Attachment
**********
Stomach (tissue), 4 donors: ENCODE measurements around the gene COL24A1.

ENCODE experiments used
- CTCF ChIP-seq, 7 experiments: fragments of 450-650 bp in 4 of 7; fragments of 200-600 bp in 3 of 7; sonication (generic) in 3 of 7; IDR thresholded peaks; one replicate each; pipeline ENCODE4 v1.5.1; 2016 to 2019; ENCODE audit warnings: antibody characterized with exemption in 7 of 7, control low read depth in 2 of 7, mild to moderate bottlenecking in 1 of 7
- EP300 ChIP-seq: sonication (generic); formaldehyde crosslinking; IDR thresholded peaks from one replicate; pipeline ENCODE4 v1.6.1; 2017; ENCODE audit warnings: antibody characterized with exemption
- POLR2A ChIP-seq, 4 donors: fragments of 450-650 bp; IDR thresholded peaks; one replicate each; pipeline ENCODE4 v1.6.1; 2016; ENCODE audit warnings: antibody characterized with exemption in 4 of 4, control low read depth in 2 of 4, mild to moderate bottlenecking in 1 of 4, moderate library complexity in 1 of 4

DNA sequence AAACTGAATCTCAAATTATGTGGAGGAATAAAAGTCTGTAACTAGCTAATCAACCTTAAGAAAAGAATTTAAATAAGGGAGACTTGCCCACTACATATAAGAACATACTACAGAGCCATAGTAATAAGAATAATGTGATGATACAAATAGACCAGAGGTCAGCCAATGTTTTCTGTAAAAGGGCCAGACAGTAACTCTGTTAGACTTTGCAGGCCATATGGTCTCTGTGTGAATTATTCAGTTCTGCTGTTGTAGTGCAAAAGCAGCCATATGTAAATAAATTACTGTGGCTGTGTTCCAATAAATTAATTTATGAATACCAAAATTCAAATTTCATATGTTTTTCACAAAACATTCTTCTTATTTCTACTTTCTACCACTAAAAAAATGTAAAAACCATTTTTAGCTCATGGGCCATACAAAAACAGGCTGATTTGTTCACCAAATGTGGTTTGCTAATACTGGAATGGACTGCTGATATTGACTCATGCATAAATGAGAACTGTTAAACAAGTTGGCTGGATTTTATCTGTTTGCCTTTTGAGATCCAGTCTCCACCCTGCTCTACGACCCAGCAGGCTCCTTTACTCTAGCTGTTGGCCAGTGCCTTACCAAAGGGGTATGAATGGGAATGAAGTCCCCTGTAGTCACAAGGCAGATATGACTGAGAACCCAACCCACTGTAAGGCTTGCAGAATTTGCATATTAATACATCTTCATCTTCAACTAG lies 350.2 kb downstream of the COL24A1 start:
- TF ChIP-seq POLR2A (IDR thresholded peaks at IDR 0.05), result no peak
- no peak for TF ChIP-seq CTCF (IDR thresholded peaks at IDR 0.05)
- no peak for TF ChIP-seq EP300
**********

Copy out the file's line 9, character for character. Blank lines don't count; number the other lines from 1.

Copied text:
- no peak for TF ChIP-seq EP300